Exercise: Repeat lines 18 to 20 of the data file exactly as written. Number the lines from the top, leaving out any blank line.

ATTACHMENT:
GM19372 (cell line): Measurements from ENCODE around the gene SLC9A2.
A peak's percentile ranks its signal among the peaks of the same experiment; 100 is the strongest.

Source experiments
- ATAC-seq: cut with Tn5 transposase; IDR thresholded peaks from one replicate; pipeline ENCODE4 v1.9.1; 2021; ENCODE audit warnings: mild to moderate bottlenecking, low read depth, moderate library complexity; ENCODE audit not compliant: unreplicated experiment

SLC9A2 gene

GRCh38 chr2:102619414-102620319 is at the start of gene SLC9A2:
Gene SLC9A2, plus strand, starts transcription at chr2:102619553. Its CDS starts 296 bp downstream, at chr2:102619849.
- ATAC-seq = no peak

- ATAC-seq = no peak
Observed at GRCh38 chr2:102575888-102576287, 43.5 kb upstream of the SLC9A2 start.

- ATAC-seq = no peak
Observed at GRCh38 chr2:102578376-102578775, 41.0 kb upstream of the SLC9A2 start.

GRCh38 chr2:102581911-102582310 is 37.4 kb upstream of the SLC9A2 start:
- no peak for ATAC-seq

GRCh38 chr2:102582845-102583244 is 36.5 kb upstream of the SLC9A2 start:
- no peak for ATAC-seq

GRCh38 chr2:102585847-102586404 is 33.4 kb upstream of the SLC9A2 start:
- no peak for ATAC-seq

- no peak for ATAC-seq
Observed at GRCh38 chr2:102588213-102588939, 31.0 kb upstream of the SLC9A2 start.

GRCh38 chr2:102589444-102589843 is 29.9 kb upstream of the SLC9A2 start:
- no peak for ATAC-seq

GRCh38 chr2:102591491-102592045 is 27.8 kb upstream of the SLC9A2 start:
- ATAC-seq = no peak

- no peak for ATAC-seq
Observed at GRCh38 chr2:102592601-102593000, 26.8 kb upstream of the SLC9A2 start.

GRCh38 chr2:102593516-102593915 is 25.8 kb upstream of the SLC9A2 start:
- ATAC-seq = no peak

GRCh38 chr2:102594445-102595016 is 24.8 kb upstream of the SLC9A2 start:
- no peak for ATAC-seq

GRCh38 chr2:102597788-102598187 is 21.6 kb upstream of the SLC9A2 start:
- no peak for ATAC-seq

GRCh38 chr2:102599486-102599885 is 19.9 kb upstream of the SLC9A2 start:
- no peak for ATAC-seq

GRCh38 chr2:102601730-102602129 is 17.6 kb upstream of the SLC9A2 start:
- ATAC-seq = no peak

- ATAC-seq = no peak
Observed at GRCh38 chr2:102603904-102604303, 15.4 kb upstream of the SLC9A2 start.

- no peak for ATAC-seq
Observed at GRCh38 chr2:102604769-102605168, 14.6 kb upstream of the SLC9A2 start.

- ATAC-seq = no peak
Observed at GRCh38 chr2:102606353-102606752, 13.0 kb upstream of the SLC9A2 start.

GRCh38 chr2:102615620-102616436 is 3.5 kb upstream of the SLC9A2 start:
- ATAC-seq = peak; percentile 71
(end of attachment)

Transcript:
- no peak for ATAC-seq

- no peak for ATAC-seq
Observed at GRCh38 chr2:102588213-102588939, 31.0 kb upstream of the SLC9A2 start.